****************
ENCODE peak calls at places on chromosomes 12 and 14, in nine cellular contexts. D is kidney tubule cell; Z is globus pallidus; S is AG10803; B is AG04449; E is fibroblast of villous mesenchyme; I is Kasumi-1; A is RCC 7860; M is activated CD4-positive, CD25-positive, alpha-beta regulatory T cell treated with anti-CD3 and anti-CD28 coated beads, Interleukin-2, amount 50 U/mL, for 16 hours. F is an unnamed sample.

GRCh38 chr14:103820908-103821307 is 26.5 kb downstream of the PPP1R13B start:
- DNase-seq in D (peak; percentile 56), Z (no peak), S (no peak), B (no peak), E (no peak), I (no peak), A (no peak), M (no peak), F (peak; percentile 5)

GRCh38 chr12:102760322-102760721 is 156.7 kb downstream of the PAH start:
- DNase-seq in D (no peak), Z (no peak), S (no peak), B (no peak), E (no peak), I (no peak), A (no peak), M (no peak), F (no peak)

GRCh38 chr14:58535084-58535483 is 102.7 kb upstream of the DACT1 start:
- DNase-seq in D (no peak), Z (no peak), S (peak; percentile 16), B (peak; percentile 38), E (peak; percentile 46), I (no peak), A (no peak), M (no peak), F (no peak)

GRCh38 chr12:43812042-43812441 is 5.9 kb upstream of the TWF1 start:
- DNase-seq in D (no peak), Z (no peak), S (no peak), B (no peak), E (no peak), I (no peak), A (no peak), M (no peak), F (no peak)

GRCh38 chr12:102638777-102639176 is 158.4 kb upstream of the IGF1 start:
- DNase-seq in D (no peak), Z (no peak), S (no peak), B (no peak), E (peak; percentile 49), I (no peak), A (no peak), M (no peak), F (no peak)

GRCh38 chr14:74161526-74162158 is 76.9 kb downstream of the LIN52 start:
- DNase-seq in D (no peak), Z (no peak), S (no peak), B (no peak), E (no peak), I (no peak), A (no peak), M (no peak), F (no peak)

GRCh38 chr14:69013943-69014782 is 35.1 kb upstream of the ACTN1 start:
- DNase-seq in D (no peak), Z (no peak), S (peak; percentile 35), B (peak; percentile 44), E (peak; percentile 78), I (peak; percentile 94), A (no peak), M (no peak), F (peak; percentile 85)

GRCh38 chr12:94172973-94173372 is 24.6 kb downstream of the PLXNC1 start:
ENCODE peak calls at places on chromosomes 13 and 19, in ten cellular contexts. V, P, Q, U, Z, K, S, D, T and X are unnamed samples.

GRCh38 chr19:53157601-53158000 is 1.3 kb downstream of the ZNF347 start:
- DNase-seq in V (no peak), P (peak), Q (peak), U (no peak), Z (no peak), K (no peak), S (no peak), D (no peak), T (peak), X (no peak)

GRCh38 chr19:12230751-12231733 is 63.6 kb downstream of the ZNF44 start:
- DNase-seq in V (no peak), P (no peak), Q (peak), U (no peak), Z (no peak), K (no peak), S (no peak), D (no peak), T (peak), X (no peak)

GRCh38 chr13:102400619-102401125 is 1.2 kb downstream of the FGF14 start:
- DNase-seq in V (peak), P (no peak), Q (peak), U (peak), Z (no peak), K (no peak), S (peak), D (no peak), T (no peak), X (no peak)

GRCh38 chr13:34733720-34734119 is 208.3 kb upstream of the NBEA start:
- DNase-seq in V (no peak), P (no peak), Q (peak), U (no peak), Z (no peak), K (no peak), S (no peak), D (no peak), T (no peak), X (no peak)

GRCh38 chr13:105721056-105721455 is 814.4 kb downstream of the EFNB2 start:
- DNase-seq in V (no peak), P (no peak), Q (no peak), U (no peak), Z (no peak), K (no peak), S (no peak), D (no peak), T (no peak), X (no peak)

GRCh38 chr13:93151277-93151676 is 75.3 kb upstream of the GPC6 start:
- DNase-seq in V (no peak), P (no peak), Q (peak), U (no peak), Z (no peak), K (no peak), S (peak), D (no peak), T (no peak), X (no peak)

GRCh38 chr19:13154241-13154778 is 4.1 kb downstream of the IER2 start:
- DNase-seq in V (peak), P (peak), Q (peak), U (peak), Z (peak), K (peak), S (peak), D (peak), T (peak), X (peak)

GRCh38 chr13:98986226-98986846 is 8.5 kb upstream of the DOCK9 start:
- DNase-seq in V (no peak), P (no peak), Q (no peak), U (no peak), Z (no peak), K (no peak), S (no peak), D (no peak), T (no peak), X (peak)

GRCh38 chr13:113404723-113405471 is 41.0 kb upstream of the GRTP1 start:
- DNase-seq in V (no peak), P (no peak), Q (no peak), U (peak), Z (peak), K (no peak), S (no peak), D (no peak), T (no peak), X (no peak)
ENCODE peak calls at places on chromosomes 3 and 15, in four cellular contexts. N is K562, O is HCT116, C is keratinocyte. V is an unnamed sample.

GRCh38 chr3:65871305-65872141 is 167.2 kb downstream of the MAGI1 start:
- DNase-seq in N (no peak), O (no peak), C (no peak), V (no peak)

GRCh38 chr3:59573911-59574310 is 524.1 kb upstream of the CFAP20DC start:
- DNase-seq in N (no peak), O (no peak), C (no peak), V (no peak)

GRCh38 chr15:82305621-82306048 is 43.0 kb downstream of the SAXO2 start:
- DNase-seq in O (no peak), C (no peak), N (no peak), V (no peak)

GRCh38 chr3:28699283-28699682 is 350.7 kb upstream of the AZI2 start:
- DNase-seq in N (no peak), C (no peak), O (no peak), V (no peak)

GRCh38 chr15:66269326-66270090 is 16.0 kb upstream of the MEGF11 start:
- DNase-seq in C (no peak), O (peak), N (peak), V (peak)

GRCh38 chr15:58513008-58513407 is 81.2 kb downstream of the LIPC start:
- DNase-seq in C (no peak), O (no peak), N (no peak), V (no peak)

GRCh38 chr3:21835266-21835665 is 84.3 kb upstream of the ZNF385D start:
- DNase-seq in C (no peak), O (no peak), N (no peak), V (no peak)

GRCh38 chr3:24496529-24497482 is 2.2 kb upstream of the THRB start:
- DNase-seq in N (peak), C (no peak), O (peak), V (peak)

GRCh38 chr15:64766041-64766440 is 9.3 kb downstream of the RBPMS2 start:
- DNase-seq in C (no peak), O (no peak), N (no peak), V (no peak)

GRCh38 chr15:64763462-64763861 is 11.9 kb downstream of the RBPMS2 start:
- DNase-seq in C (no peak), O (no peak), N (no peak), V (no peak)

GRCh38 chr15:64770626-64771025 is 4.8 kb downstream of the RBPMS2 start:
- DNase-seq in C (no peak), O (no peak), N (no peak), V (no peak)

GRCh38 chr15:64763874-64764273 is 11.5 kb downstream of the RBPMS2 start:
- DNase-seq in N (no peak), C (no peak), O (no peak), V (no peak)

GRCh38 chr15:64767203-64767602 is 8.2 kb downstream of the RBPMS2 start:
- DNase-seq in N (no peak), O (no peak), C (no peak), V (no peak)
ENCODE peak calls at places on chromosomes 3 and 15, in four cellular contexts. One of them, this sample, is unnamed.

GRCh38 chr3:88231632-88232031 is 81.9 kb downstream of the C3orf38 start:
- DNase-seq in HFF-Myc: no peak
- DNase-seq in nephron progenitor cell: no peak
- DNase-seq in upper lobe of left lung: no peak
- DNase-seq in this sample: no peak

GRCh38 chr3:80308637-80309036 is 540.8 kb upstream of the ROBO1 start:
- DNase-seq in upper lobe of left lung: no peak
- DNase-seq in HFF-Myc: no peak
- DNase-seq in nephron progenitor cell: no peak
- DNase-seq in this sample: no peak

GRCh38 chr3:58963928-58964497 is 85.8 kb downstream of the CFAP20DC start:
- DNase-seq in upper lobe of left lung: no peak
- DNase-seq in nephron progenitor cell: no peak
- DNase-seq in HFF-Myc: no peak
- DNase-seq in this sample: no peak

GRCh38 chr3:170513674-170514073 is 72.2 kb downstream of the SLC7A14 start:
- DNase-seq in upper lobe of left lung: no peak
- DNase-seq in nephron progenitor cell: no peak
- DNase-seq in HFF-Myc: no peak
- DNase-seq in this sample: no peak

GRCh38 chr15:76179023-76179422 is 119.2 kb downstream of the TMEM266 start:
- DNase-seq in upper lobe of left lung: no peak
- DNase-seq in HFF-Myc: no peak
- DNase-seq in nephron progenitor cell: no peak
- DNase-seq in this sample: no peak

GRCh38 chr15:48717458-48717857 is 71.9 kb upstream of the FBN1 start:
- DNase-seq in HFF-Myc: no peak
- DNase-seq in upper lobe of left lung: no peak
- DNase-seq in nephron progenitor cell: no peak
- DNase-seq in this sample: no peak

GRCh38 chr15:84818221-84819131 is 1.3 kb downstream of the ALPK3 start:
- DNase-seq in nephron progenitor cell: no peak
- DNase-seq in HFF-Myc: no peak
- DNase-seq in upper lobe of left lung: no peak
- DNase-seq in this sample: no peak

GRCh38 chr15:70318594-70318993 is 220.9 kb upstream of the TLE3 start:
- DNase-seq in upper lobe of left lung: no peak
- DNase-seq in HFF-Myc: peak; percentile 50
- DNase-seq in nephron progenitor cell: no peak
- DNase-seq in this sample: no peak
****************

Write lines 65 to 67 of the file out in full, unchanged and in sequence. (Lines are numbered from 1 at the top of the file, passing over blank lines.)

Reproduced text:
- DNase-seq in HFF-Myc: no peak
- DNase-seq in nephron progenitor cell: no peak
- DNase-seq in upper lobe of left lung: no peak